As personal computers became affordable, must-have Internet gateways in the late 1990s, individual models took a backseat to larger brands. Dell didn't bother advertising special model names. It just advertised one major selling point: cheap. When Apple made a comeback with iMacs, and later MacBooks and MacBook Pros, you were either a Mac person or a PC person. Whether that PC was a Dell, or an HP, or an ASUS didn't make much difference.
But when the PC market was younger, smaller and much more expensive, things were different. Your PC was everything. In the late 1970s and 1980s, buying a computer was a huge investment, likely costing thousands of dollars and determining what kind of software you'd be running for the next several years. As a result, computer hobbyists picked favorites. And they stuck by them.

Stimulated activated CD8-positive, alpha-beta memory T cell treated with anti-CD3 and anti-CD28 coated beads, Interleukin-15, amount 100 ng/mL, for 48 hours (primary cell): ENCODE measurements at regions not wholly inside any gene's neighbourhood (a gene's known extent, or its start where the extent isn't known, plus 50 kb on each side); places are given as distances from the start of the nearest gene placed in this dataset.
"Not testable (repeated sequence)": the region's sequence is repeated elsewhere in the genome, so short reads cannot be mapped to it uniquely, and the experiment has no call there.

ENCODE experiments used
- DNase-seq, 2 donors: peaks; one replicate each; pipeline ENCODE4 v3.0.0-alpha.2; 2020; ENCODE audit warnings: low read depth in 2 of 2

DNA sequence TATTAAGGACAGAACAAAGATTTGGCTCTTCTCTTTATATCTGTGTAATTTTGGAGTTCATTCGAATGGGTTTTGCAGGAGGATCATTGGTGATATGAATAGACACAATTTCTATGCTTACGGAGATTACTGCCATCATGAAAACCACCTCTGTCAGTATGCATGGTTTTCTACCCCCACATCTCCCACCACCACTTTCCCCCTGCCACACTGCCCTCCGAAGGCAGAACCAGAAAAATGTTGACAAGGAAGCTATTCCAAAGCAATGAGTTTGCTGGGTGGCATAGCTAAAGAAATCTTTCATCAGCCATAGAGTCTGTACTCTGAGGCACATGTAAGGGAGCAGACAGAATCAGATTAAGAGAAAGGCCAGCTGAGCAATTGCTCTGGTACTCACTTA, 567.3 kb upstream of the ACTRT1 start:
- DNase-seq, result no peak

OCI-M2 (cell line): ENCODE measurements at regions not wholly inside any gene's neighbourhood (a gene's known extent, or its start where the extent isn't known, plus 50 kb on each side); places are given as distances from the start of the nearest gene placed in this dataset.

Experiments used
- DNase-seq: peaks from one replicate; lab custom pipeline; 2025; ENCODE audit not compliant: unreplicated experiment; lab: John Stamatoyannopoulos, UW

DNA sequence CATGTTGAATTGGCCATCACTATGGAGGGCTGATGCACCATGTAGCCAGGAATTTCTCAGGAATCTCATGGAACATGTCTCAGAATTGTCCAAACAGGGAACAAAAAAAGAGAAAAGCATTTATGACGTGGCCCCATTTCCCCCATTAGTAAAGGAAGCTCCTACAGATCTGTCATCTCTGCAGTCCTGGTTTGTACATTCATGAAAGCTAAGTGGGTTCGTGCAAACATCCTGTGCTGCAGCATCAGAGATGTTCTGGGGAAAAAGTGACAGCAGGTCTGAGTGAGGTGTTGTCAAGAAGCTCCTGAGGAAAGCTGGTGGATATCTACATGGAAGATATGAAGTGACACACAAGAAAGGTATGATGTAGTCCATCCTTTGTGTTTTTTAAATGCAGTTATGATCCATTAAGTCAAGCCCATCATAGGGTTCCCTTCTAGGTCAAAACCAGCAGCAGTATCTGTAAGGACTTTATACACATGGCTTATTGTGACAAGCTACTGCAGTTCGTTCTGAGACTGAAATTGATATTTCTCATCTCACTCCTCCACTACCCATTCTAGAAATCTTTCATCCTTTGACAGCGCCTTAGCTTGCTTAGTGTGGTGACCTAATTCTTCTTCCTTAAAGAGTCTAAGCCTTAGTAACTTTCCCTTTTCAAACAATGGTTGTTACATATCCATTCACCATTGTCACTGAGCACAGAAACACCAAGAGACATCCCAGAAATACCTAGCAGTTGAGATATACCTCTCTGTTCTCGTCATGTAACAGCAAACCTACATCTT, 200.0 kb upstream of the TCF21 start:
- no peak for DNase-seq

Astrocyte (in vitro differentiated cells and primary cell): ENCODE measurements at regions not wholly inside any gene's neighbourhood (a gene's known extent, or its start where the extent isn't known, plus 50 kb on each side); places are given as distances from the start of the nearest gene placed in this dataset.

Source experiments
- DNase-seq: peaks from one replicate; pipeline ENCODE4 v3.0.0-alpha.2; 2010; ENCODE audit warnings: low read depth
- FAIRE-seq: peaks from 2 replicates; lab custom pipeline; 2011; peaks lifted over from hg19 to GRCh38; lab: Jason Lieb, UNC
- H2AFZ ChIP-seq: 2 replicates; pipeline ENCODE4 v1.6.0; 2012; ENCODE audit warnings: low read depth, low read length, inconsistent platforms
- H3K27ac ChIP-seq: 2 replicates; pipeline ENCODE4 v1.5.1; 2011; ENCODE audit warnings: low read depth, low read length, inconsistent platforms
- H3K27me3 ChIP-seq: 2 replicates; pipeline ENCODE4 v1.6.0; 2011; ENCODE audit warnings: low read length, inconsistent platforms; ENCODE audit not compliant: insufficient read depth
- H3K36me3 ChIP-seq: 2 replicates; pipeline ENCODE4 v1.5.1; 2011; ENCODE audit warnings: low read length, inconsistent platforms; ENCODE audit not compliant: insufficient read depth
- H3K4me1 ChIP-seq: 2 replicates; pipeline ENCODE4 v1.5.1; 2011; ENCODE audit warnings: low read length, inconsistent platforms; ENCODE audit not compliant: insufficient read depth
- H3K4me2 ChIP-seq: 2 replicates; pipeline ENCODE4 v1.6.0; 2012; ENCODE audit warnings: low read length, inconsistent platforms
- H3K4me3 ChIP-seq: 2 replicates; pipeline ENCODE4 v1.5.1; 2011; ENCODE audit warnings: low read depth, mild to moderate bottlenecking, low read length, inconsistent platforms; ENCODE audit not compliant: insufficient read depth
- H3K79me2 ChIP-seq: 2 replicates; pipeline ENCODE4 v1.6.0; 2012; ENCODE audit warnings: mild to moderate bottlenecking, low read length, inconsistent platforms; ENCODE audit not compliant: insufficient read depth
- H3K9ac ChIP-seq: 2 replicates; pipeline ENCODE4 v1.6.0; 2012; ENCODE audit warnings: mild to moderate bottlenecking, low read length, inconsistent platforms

The wars between IBM fans, Tandy owners, Apple devotees and Commodore diehards were fiercer than any Mac versus PC argument. As a result, those early systems had an immense impact on those early home computer users, creating a generation of tech-savvy programmers. Ask any of them about their first (or favorite) computer, and they'll be able to tell you exactly what it was.
A few extremely popular breakout models sold millions of units. These are 10 of the most popular computers ever built. Your favorite may be among them.